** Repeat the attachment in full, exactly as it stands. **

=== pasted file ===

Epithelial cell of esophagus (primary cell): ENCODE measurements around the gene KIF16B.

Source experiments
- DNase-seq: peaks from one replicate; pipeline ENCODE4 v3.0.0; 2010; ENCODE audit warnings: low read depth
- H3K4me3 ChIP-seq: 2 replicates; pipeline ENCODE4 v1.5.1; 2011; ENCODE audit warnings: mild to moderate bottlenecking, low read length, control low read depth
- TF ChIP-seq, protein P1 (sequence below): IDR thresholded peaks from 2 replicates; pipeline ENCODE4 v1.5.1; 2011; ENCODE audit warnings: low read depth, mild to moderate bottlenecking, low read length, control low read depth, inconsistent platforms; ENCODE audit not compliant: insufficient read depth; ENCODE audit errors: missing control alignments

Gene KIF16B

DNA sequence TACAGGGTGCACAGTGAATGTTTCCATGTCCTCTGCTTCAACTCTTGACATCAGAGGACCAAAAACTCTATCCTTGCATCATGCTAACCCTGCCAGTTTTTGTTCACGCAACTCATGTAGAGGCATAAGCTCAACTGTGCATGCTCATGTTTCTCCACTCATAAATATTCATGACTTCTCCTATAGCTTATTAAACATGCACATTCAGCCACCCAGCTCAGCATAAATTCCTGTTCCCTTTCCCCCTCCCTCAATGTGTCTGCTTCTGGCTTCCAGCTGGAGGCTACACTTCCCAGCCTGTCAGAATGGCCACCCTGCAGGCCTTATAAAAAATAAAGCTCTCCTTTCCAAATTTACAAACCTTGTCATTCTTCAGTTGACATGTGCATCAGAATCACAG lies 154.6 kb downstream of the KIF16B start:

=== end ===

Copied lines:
Epithelial cell of esophagus (primary cell): ENCODE measurements around the gene KIF16B.

Source experiments
- DNase-seq: peaks from one replicate; pipeline ENCODE4 v3.0.0; 2010; ENCODE audit warnings: low read depth
- H3K4me3 ChIP-seq: 2 replicates; pipeline ENCODE4 v1.5.1; 2011; ENCODE audit warnings: mild to moderate bottlenecking, low read length, control low read depth
- TF ChIP-seq, protein P1 (sequence below): IDR thresholded peaks from 2 replicates; pipeline ENCODE4 v1.5.1; 2011; ENCODE audit warnings: low read depth, mild to moderate bottlenecking, low read length, control low read depth, inconsistent platforms; ENCODE audit not compliant: insufficient read depth; ENCODE audit errors: missing control alignments

Gene KIF16B

DNA sequence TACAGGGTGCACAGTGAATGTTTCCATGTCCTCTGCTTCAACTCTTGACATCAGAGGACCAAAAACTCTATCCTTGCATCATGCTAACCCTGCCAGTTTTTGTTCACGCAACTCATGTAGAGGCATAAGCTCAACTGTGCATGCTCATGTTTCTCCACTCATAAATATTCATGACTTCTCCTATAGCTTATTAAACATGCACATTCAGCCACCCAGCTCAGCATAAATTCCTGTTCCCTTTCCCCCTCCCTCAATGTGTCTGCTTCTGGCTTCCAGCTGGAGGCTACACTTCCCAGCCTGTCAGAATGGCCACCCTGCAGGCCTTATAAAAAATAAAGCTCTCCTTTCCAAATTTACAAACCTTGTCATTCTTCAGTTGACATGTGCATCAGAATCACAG lies 154.6 kb downstream of the KIF16B start: